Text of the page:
At some point in the life of a house or flat, it’ll need some new skirtings. After possibly decades of hardly any attention at all, other than a half-hearted coat of paint and a damp cloth every so often, old skirting boards have to be ripped out and replaced.
The good news is that there’s much more in the way of choice for skirtings now, so you can actually install some boards that you can be bothered with! Or, you may be fed up with looking at several layers of paint and decide to get your boards stripped and put them back.
Whatever your plans are, you need to know how to remove them without damaging the wall behind them or the boards themselves.
It’s very easy to remove skirting boards from the wall, as long as you take the time to prepare, go gently and have all the right tools.
Generally, boards can be levered carefully away from the wall without taking any plaster with them. Every now and then you might find a board that’s been nailed or even screwed into the wall, so you’ll have to take pains to unscrew it, especially if you’re putting it back after it’s been divested of its paint. If you’re replacing it altogether, you still need to be careful as you could take out chunks of plaster if you’re a bit too crowbar-happy.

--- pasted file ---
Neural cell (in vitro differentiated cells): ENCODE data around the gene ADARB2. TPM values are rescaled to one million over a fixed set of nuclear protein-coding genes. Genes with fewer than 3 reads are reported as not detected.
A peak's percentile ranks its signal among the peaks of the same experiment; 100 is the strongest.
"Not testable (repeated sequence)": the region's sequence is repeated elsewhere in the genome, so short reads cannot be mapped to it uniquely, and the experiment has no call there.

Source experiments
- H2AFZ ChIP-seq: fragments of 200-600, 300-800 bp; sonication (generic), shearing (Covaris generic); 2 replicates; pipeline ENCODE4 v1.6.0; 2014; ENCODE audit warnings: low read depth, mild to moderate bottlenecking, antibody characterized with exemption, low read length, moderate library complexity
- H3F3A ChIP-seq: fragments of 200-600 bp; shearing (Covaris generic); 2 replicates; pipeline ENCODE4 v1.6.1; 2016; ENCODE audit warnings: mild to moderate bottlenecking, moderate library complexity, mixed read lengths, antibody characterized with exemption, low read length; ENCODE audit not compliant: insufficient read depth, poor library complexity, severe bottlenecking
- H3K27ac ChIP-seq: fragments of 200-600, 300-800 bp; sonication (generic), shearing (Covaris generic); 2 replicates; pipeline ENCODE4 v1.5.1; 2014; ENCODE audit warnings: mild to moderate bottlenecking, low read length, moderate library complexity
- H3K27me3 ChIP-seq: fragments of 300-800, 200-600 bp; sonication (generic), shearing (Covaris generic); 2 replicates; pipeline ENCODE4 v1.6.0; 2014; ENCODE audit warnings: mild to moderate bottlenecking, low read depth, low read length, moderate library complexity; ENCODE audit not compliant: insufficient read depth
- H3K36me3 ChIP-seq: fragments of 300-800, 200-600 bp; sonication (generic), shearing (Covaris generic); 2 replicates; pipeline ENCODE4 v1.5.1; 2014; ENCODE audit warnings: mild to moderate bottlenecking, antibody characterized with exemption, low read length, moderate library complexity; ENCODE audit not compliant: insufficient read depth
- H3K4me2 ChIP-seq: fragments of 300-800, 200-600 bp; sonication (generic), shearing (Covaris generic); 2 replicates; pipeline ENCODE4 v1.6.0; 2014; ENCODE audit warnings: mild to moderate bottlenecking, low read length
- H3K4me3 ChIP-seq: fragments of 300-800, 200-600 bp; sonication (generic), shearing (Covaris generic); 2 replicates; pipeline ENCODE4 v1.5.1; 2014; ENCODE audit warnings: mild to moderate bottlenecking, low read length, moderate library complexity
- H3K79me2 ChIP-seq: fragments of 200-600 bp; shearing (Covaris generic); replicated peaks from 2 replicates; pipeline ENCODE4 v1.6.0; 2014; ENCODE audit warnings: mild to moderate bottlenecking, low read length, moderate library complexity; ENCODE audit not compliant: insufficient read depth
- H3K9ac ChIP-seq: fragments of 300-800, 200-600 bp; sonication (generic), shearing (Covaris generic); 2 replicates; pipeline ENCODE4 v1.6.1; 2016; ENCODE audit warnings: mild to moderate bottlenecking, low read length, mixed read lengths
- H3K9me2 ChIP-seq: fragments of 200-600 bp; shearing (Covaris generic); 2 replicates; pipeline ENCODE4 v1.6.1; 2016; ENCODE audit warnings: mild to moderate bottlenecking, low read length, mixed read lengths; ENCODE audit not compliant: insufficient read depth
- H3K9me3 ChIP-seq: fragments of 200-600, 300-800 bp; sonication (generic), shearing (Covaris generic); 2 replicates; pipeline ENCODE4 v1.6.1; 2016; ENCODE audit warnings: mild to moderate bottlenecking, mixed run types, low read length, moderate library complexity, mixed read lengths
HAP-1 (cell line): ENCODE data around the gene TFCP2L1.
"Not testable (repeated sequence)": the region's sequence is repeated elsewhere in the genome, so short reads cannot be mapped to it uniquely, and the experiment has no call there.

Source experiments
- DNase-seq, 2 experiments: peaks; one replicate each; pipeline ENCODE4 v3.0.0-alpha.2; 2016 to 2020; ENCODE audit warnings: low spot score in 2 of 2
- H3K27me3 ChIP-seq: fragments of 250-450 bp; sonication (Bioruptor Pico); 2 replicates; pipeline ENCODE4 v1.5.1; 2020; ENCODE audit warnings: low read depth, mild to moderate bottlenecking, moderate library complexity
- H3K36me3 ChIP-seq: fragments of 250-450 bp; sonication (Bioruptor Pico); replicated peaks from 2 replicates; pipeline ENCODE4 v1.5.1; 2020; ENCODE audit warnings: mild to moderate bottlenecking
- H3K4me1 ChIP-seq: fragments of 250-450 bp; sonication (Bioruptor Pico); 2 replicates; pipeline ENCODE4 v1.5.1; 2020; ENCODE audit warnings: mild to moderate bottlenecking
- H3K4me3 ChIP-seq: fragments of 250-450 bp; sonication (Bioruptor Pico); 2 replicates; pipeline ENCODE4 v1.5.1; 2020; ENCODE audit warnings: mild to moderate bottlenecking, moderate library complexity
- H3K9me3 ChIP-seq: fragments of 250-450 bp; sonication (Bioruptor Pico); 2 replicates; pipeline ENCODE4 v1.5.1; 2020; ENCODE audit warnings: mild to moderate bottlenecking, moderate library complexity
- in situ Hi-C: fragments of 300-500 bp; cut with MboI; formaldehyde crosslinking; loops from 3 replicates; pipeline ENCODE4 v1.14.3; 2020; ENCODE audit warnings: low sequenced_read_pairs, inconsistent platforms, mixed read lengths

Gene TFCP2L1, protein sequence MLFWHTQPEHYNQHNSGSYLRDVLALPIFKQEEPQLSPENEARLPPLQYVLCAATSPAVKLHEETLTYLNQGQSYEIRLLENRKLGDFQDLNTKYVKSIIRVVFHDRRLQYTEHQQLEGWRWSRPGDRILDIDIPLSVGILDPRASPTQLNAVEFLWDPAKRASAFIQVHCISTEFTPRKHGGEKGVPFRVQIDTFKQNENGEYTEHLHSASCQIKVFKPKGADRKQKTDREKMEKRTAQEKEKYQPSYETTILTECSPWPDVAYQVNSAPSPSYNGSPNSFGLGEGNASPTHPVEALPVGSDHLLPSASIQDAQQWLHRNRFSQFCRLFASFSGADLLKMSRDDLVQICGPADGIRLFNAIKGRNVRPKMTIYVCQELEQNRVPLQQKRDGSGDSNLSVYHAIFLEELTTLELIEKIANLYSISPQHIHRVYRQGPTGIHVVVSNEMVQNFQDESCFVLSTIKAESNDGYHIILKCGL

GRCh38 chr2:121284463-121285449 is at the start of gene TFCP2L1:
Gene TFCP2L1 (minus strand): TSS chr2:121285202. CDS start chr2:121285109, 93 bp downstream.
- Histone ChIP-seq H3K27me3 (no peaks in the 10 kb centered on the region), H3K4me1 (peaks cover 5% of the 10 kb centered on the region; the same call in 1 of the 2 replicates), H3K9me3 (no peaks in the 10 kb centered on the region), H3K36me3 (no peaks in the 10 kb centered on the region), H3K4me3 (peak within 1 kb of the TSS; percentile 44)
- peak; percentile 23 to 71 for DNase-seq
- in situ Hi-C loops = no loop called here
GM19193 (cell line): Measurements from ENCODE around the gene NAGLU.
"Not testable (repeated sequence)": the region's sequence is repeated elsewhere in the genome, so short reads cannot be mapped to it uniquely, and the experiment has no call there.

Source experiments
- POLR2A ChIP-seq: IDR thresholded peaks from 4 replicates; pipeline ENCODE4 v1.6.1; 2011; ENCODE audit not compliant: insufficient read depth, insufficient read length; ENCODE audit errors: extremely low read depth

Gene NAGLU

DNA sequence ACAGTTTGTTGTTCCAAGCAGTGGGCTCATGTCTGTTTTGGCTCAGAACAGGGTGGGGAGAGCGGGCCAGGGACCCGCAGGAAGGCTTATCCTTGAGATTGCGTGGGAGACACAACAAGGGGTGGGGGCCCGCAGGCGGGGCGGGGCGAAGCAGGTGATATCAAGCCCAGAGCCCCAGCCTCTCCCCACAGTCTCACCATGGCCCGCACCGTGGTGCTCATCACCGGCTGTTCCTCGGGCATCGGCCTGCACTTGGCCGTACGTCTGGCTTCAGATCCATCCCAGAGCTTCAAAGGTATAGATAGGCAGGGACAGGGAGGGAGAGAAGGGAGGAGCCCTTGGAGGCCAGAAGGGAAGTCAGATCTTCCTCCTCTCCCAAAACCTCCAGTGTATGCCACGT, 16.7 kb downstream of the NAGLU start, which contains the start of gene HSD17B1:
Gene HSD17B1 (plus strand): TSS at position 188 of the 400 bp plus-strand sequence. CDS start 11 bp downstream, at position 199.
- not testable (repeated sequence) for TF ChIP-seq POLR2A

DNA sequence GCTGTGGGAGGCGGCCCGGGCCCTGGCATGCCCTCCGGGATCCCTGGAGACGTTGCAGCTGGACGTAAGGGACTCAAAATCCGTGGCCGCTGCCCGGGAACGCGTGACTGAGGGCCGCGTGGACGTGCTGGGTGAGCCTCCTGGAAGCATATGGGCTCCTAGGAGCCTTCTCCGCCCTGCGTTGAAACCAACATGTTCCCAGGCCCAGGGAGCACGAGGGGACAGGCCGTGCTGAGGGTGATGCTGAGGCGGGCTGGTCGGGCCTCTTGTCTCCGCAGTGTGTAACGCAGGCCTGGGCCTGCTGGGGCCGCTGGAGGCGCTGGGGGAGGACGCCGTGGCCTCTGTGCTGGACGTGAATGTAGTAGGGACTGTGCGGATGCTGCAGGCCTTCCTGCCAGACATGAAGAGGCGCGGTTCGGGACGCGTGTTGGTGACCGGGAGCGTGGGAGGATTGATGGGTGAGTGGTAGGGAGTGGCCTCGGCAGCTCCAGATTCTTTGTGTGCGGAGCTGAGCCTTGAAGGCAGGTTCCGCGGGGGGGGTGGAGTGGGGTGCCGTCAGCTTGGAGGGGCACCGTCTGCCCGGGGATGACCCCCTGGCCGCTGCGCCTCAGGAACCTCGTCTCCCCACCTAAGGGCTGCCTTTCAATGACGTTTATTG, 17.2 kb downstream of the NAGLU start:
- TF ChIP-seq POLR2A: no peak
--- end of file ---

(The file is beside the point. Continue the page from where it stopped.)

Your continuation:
If you find that the very top edge of the skirting board has paint over it, use a wallpaper scraper or a sharp, thin blade to cut through it, otherwise you might find you peel off small strips, which isn’t a good look. Once you’re good to go, you should start levering the board at either an outside corner or at the junction between the board and the doorframe.
The nuts and bolts
Or rather, the club hammer, crowbar and the thin sliver of wood. You’ll need the slice of wood, that you can find on Cut My Plastic, to place between the wall and the blade of the crowbar to prevent damage to the wall. Put the thin end of the crowbar between the board and the sliver of wood and very carefully start levering the board away from the wall. If you come across any hard-to-remove areas, use the hammer to gently tap the crowbar. It’s tempting to go full-Hulk and just rip the whole thing off, but you’ll only regret it…
If you find and pesky nails or screws…
It’s possible that some or all of the boards have been fixed with nails or screws. It’s also possible that the heads have been concealed by filler. This is a bit of a pain, but if you’re planning to conserve the board, you’ll need to scrape out the filler and unscrew board from the wall. Nails are easier, as they just ping out, but again, if you’re putting the board back, you need to take care so the head doesn’t get dragged through the wood, potentially splitting it.
The most important thing to remember is to take your time and don’t force anything!
We will have to remove some old skirting boards soon in our house as part of our ongoing renovations- do you have any tips too for removing them?
I’d love to hear!
Have a look at some of my other interiors posts.